Yes, and…

I love trying new things. This is where improv comedy comes into play. As of right now, I am no good. But, each time I go I am so grateful for the opportunity to learn and to be among people a hell of a lot funnier than I am.

One of the fundamental principles of improv comedy is the concept of “yes, and…”

It’s simple, yet vital – when you are on the stage with a group, improvising a scene (nothing is written), you need to support each other. If someone sets up a scene saying that you are Grandma and I am the milkman, then I have to agree that I am the milkman. This is the “yes” – the agreement (you don’t have to explicitly say “yes”). From there, I build the “and” in. I might say, “This street is my territory, and you ma’am are waaaay over your milk quota this month.”

Hopefully, the setup would be a little more ingenious than thats, but you get the point.

Here’s an example that does not follow the “yes, and…” rule. OK, so you walk in and again you say you’re Grandma and I’m the milkman. But instead of giving you agreement,  I say, “What are you nutty? This is the 21st Century. We don’t have milkmen.”

When we care for the success of someone else, we can create a scene that both the folks on stage and those in the audience can enjoy. However, when we shut someone down, the scene gets awkward, the audience doesn’t know whether to laugh or cry, and so on.

I have noticed that this goes on in daily conversation as well, but I was never able to put a name to it. Has there ever been a time when you came up with what you thought was a really great idea and you shared it with someone else, and immediately they shut you down? “That’s stupid.” “That will never work.” “Maybe you should just stop talking.”

There are several things wrong with this exchange. First, it makes you feel like crap. I know that I do. I become quiet and decide that I don’t have anything worthwhile to offer.

Additionally, it can stifle the idea process. Some of the greatest ideas come in the form of collaboration. Someone starts out with a spark. Then another builds on it. Then we go back and forth and before we know it, we have a multi-million-dollar offering and neither of us can remember who came up with the idea in the first place.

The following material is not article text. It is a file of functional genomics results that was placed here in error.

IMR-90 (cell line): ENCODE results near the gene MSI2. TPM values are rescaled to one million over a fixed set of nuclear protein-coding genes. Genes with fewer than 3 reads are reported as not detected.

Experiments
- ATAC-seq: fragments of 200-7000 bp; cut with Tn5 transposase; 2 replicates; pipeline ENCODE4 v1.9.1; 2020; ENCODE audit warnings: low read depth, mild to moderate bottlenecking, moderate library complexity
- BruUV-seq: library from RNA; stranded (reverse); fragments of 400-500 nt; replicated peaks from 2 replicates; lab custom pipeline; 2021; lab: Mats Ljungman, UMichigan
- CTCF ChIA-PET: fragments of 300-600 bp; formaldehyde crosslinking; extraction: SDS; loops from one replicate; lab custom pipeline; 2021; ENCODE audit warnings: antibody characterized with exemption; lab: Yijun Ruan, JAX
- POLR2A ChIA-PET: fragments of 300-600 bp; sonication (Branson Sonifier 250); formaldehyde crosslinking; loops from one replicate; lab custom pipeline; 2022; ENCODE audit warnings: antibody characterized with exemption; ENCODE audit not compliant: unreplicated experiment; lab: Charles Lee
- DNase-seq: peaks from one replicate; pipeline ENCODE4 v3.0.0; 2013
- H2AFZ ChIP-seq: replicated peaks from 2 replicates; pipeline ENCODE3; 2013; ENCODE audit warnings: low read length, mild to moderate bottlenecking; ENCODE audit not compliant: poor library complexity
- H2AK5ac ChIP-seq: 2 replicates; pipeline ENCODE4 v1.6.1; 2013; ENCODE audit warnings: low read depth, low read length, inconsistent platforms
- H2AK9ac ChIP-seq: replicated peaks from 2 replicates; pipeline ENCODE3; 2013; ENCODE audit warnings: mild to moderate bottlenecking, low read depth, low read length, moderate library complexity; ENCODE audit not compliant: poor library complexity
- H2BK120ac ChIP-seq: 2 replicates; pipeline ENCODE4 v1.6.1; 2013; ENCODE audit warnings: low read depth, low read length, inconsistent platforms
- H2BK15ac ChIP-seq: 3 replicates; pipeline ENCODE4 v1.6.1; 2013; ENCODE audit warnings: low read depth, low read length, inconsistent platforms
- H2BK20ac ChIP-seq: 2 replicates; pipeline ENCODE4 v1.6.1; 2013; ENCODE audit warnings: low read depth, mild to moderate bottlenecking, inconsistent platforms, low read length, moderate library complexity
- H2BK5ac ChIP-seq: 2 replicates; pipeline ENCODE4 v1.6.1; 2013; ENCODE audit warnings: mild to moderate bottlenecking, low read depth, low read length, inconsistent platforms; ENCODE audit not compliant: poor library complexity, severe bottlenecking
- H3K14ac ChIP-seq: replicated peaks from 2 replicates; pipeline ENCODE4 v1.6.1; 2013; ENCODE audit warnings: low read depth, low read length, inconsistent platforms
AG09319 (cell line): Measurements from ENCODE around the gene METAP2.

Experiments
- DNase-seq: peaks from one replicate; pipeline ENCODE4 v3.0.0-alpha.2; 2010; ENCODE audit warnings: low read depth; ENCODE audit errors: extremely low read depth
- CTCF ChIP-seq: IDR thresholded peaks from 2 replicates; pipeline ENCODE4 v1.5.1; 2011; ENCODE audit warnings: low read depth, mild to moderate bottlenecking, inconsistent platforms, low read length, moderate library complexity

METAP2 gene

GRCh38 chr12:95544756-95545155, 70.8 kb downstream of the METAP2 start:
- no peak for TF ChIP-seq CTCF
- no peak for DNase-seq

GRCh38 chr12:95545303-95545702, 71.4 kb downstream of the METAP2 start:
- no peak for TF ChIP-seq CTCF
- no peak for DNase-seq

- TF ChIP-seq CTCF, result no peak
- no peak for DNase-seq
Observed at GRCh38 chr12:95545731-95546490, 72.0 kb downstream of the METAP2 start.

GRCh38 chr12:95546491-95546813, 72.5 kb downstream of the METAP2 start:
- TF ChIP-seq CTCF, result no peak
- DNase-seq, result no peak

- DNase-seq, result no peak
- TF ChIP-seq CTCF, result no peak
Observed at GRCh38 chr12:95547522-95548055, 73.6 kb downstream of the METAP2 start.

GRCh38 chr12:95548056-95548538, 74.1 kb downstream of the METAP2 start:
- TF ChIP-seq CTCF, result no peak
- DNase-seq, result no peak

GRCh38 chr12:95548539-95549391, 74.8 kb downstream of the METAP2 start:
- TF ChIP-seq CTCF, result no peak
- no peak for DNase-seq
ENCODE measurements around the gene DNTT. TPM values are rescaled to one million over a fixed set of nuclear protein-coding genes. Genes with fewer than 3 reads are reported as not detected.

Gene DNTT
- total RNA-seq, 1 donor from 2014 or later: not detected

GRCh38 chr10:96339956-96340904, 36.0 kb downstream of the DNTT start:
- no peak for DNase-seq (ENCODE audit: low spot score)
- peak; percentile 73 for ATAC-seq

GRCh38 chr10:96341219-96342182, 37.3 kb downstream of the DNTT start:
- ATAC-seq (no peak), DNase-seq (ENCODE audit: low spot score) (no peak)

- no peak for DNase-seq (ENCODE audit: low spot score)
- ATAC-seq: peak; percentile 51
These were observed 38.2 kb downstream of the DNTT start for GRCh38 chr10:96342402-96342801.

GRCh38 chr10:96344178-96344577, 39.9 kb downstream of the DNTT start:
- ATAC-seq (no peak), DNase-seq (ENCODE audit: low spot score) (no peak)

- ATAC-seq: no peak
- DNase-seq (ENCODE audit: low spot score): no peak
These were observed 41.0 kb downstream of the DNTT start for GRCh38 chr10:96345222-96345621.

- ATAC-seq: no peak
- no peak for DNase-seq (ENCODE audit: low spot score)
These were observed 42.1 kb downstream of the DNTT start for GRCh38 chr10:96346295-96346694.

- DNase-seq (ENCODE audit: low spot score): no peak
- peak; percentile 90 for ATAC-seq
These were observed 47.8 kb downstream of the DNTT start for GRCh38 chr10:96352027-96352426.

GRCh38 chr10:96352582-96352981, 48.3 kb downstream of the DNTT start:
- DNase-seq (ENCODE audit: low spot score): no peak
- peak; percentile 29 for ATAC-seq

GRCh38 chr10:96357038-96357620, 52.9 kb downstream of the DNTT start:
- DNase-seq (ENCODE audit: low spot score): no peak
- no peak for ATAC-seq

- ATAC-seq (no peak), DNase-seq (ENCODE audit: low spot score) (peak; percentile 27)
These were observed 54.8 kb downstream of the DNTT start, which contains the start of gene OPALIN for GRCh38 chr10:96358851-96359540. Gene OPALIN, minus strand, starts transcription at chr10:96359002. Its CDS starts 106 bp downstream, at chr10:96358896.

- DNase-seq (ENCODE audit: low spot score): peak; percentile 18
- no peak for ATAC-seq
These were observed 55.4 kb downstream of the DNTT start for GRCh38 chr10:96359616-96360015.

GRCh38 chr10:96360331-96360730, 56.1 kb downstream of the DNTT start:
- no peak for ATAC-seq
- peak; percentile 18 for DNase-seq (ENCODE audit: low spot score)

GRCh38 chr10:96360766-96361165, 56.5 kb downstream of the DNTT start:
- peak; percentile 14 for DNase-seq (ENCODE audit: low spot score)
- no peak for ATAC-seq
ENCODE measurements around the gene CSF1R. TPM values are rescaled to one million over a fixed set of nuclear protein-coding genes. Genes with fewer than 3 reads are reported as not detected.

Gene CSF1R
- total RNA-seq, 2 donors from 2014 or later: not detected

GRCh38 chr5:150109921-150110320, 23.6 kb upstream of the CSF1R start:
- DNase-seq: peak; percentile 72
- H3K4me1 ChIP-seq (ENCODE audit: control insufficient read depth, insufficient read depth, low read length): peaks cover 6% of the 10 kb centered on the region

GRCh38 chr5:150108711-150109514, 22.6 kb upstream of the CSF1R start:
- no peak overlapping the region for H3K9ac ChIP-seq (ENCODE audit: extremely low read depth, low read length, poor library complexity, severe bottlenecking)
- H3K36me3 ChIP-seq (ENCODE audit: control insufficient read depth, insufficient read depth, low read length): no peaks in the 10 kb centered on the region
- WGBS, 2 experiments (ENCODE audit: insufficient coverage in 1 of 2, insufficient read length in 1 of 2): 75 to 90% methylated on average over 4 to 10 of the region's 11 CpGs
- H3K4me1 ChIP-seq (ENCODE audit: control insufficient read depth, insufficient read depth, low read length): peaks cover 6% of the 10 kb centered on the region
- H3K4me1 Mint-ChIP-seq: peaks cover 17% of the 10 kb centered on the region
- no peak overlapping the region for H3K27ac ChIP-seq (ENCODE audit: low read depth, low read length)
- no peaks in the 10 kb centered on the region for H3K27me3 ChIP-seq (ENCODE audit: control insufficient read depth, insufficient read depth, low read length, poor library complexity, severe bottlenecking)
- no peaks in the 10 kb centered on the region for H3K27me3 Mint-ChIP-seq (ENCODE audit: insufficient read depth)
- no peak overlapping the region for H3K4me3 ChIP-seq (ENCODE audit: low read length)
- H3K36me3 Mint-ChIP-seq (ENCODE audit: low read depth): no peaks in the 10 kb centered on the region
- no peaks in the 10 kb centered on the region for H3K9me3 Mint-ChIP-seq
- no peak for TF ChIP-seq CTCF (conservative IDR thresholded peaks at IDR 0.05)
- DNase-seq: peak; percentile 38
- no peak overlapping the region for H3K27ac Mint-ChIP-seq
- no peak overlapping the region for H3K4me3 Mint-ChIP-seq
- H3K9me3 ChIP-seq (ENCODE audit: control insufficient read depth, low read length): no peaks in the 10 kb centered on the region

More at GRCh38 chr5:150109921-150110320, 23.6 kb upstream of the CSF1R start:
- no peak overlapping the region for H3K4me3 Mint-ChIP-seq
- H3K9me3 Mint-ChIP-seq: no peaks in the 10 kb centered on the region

My aunt and I had an exchange like this just today. I first went into a store to find an outfit, picked out about twelve things to try on, and walked out with nothing. When I went to pick up my aunt afterwards at her nail appointment, she asked me what I got to wear. I told her nothing. She said that wouldn’t do. So we went back to the store, and with fresh eyes and some collaboration, I walked out of there with four tops!

That story may say nothing except that maybe I’m not as up on fashion as I think I am. However, it is here and serves a purpose. Initially, when my aunt pointed out the first couple of pieces, I did not think they were for me. But I said I was open to them, and by the third and four choices, we came up with some great combinations. I got tons of compliments at the party–though, they might have just been being nice.

Regardless, those who are most liked are the ones who make others feel good. Some of my favorite people excel at this. There’s no harm in an idea or being unique, and people love being recognized and appreciated for their ideas. So yes, I may agree at times when I really don’t, and I usually walk out with a greater idea than what we started with. The crazy ones shake the world.

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